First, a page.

What Do I Do With This Pile of Wood?

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A Guide to Lumber Storage

 Half the fun of woodworking is finding just the right wood for your next project or two. But, once you get home, where are you going to put it?  A great deal on wood at your local Woodcraft can lead to one big mess once you get back without a little bit of careful planning.

Organizing and storing your wood properly will help you spend more time on your project and less time tripping, falling or finding the right piece.  Generally speaking, the type of wood pieces you have lying around will determine what type of storage solution you need.

Lumber and long pieces

Lumber and longer planed pieces are best stored using a lumber rack or racking system that mounts to a wall.  Your only limitation is how much wall space you have available. This gets the wood up off the floor and makes it easy to see what you have.  All the while, producing that one board isn’t a big ordeal, as you have a limited amount of pieces per shelf to maneuver.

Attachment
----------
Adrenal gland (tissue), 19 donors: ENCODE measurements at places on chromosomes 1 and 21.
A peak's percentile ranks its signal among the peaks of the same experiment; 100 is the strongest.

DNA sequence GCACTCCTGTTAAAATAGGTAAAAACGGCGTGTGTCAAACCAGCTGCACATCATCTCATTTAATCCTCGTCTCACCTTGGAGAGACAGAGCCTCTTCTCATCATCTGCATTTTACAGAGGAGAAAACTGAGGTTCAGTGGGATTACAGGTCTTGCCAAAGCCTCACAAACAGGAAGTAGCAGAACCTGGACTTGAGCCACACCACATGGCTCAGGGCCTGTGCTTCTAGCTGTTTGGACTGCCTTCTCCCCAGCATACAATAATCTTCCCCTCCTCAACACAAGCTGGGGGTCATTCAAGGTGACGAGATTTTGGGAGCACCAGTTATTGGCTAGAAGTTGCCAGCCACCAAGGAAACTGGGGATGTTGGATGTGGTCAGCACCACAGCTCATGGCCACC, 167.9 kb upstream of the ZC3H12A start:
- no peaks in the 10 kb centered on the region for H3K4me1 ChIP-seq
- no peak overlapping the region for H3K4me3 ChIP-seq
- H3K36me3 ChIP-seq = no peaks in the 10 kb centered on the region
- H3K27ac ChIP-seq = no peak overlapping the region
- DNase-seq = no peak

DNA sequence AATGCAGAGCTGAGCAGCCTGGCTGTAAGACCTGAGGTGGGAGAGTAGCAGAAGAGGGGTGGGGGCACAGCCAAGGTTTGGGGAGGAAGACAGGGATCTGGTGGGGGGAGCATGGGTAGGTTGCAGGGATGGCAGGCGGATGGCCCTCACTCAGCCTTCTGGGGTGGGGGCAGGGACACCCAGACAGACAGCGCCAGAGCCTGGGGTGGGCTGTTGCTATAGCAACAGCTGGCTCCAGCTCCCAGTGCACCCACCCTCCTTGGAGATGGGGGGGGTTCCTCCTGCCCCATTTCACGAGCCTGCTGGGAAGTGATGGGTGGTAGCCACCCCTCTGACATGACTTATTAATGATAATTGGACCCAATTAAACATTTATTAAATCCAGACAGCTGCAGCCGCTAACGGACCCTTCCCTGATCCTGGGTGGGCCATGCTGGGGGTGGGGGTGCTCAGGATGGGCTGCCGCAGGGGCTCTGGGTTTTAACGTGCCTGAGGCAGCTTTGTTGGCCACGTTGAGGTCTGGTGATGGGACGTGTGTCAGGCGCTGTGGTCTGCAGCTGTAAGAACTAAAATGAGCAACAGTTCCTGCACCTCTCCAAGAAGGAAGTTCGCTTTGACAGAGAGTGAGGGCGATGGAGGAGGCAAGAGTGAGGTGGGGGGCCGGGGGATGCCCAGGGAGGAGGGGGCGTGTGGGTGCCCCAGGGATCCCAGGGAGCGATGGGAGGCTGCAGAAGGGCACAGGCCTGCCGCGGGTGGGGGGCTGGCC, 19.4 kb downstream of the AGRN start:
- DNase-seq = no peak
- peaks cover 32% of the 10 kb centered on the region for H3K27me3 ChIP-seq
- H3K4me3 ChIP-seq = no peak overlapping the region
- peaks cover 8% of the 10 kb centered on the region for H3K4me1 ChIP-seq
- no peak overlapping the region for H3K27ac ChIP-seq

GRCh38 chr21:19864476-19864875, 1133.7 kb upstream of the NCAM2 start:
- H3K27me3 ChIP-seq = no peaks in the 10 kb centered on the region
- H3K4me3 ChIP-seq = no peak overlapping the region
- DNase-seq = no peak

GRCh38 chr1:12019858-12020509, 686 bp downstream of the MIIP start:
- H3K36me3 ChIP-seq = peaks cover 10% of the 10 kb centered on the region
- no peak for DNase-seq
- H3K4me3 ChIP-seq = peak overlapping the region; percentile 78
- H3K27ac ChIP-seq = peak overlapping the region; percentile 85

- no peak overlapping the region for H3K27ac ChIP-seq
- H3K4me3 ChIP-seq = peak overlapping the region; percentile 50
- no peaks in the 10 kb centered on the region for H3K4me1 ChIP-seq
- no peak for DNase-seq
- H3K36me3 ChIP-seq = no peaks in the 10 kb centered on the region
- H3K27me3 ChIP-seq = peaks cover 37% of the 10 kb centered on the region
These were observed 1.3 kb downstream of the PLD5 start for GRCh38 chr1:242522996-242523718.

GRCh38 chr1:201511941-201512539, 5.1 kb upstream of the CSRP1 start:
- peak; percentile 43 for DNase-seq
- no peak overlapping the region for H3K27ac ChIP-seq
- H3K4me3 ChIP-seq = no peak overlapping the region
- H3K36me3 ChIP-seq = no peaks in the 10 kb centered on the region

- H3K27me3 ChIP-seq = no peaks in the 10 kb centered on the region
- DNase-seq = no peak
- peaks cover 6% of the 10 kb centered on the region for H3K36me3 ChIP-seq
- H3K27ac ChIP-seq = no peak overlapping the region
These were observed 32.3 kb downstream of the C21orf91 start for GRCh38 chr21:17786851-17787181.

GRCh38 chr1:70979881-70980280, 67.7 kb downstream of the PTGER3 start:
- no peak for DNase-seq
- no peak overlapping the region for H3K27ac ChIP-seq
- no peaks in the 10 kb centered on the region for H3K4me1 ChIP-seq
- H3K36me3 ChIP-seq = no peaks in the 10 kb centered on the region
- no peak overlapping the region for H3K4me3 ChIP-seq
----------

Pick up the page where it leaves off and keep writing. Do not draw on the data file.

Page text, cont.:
Make sure you use the right fasteners to attach the rack to the wall, as drywall and masonry walls require different fasteners. Most racks don’t include the fasteners for this reason. Also be cognizant of the weight capacity for the system.  You don’t want to load up your rack only to overload it and find a big pile of wood on the floor and holes in your wall.

Turning Stock

Small pieces of turning stock do well in a bin system or cubbies. You can pick up totes or cubby systems fairly inexpensively anywhere – or use those woodworking skills to build a few.  Simply sort the turning stock by size or by species, whichever works best with how you build projects.

Thin Stock, Dowels & More

Thin stock, dowels and other smaller, but still long pieces can be stored standing on end.  Be sure to understand what they are standing on though.  If the floor can get wet, you may want to incorporate a floor or raised landing for the wood pieces to sit on to ensure that they stay dry. You can utilize tall trash cans or build a grid that will support some of the pieces, making it easy to sort through.

Plywood and Sheet Goods

Plywood and other large sheet goods need special handling as well.  If you have a lot of space you can store these 4x8 sheets flat.  If not, try building a basic frame that puts pairs of vertical standards every 12" to 18".  This will allow you to store your sheet goods on end and still pull them out easily.

Unpiling your wood is like a treasure hunt, but one you’d rather do while organizing it than trying to find what you need. You might just find that treasured piece for your next project while you’re picking up your pile.

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